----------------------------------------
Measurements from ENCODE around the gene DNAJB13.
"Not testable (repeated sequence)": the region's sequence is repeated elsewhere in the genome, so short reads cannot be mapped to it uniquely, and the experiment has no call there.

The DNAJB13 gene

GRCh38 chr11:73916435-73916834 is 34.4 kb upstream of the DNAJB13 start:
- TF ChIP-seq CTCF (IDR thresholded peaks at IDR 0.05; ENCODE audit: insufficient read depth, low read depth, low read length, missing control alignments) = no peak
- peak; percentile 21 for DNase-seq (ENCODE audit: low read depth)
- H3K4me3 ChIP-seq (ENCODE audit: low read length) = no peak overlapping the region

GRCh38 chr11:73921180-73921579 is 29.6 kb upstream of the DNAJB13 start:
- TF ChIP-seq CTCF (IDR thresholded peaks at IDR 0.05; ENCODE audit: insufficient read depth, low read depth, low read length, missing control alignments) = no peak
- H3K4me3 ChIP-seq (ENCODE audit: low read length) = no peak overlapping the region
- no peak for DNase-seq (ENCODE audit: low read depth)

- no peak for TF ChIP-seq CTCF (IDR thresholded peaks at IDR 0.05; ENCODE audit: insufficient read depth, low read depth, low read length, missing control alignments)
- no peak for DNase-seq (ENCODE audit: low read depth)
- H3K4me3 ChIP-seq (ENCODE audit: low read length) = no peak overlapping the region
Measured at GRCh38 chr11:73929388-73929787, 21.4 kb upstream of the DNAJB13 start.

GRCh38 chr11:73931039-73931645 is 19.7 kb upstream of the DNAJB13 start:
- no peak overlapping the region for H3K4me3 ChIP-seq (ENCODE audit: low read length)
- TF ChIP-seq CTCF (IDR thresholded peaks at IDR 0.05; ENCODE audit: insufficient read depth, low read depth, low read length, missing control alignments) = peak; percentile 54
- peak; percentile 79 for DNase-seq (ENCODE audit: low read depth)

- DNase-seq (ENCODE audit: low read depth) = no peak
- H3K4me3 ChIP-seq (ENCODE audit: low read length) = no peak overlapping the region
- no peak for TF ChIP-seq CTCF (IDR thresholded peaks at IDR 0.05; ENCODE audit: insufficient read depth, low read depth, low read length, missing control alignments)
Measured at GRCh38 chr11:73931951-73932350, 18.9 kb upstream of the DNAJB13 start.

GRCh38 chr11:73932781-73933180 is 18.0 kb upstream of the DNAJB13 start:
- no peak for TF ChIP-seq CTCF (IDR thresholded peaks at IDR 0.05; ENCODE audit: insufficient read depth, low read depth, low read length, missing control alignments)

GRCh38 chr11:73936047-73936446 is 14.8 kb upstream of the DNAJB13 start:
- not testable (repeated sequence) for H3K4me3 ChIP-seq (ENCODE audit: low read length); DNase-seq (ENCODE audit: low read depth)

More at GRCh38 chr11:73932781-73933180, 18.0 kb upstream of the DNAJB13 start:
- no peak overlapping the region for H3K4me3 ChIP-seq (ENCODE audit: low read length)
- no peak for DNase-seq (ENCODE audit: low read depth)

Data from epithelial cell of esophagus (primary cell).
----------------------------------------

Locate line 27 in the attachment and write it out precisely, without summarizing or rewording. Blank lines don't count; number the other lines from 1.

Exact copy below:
- not testable (repeated sequence) for H3K4me3 ChIP-seq (ENCODE audit: low read length); DNase-seq (ENCODE audit: low read depth)